Lee, Levi's, Benjamins? Crane Turns Jeans Into Cash
While people are usually worried about putting money in their pants pockets, what about putting your pants into money?
“It was a good product while it lasted,” said Jerry Rudd.
Rudd is the general manager of global sourcing for Crane. Headquartered in Dalton, Mass., the paper manufacturer has been the sole supplier of U.S. currency paper since 1964, something it started doing in 1879. Rudd explains how a trademark of American fashion was also part of another American cornerstone, our money.
“Denim was used as a raw material here at Crane because of the lower cost,”
Rudd explained. “It’s a scrap that in many cases went to landfills at one point. So we were able to take this material and we were able to process it and use it in U.S. currency. It started back in the 1950s.”
After nearly half a century of turning blue jeans into green paper, the fashion world threw Crane a curveball. Lycra, or spandex, was invented in the 1960s mainly for use in women’s lingerie. But by the 1990s and certainly come the turn of the century, the stretchy material found its way into denim, and therefore Crane’s material pipeline.
“So we ended up with Lycra becoming more and more prevalent,” Rudd said. “People were looking at the tight-fitting and form-fitting jeans. It was something we couldn’t use. It became a contaminant in our paper. So we ended up looking at other materials that are in the cotton waste streams and we moved to plan B, C, and D.”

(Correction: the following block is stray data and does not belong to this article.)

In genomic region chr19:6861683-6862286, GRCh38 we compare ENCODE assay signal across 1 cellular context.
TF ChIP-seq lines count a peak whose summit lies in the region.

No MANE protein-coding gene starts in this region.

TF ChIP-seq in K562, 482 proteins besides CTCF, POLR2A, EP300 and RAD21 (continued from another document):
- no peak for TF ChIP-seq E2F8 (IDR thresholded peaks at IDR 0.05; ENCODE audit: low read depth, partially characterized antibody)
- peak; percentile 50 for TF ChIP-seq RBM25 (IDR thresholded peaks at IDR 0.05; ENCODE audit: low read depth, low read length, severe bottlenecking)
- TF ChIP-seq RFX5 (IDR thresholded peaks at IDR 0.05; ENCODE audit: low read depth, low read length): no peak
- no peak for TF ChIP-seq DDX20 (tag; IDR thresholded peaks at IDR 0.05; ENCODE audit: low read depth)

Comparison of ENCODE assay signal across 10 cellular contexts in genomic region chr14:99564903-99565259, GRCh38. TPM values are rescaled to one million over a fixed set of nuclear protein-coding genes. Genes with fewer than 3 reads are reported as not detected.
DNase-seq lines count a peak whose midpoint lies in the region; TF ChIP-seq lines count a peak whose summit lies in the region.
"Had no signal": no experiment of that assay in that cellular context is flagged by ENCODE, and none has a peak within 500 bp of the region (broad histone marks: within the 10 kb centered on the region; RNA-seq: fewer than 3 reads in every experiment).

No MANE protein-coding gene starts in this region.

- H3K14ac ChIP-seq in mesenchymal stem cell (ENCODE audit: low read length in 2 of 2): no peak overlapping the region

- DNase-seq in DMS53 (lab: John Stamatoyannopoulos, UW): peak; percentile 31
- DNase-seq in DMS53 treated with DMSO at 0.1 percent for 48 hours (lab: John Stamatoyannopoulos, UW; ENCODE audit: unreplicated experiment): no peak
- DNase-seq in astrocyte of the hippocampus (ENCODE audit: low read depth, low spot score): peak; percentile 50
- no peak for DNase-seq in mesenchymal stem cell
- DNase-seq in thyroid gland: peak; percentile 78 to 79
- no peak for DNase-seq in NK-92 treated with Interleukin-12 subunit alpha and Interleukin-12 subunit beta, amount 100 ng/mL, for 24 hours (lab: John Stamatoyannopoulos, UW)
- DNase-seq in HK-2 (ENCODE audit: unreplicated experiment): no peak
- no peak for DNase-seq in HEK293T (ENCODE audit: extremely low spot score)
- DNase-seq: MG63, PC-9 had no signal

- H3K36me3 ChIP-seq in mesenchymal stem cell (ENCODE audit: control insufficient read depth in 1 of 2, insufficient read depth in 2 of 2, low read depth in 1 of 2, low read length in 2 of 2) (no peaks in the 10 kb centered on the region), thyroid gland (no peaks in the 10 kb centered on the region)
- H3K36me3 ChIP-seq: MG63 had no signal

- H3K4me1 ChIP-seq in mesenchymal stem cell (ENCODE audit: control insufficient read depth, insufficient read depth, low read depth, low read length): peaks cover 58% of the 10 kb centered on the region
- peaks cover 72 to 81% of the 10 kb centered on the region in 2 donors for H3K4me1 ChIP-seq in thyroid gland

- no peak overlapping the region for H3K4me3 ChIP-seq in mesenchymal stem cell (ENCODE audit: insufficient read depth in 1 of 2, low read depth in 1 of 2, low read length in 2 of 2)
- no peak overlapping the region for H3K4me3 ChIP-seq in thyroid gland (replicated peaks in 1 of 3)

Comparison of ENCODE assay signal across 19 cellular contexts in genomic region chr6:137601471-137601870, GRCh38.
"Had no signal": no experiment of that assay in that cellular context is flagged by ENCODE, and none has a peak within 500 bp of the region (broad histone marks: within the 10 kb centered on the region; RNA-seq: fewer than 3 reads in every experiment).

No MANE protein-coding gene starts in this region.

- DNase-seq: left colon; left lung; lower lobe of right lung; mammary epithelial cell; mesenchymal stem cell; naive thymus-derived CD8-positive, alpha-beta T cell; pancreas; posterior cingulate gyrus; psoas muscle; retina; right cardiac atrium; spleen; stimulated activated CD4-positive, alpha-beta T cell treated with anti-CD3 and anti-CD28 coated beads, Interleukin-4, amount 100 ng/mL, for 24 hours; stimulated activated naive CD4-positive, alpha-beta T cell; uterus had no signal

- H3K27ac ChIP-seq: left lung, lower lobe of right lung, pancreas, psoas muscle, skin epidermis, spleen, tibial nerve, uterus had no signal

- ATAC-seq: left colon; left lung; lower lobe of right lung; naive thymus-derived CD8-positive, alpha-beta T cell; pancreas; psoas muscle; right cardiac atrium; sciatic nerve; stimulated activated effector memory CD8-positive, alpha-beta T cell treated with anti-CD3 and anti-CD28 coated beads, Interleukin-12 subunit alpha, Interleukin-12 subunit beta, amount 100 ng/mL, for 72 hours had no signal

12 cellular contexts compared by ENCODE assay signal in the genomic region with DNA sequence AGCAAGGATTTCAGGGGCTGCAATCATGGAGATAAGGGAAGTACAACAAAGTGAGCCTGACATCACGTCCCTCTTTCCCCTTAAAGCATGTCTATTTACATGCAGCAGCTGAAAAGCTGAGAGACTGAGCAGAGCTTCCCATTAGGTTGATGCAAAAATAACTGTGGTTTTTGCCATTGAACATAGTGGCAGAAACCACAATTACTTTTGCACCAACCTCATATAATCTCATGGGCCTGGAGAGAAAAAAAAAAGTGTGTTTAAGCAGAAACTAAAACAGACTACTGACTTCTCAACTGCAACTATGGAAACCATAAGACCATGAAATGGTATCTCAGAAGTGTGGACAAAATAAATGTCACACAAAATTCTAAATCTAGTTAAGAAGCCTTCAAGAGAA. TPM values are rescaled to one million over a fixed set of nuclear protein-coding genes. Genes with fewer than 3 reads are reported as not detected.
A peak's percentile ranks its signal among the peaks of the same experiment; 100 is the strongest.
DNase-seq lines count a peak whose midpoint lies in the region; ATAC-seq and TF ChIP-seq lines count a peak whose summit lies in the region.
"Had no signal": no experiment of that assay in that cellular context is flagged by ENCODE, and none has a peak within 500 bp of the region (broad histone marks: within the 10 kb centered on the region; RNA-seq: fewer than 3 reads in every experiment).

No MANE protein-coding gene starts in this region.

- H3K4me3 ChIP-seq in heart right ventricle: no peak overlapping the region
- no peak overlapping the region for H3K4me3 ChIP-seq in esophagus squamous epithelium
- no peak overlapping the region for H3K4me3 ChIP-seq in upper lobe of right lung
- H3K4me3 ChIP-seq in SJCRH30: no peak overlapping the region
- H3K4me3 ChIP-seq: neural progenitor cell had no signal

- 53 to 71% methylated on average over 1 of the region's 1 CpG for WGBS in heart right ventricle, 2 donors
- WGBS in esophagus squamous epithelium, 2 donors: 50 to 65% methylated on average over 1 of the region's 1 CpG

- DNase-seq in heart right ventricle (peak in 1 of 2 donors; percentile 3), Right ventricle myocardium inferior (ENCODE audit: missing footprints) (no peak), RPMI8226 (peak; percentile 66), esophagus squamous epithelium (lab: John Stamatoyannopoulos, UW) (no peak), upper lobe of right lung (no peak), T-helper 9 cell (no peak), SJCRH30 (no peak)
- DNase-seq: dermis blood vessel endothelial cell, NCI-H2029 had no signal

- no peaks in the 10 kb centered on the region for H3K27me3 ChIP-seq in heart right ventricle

Rudd says Crane saw the whole thing coming; it was just a matter of how soon and if the company would be able to separate out the contaminated denim by shifting to suppliers who weren’t using spandex. That proved to be too much of a stretch. Now the company uses a unique blend that’s 25 percent linen, or flax, and 75 percent cotton from sources across the globe. Since 1801, Rudd says, Crane has constantly been adapting to the textile industry and always has backup plans.
“The demise of the textile industry in the United States unfortunately affected us a great deal,” he said. “As an example, in this year about 13 million bales of cotton are grown in the United States. Of that amount roughly 10 million bales will be exported and only 3.6 million bales will be consumed in the states. If you look back 12 years ago it was the opposite.”
Peter Hopkins is Crane’s historian, and he’s been busy since a Washington Post piece about the jeans-cash connection went viral in December. Hopkins tells museum visitors that what they’re wearing caused the company to be elastic in its manufacturing process.
“When I tell folks that we can’t use denim anymore I always check beforehand to see who’s wearing those skinny jeans and stretchy jeans and make sure I tell them it’s their fault,” Hopkins said laughing. “You ruined everything.”
Hopkins says the source of the world’s most treasured currency and the company’s other paper products have always had humble beginnings.
“The Crane museum was the rag room for Crane’s old stone mill which was built in 1844,” Hopkins pointed out. “This is where the ladies of the day would spend their day in front of these windows with a large scythe blade cutting large pieces cotton and linen rags into small pieces of cotton and linen rags getting ready to have them literally beaten into a pulp. Before we had those rags, rags were rags. Your shirt wore out you’d use it as a rag. Rag wore out you’d sell it to the rag man. Rag man sells it to the paper maker and we make paper out of it. That’s been happening forever.”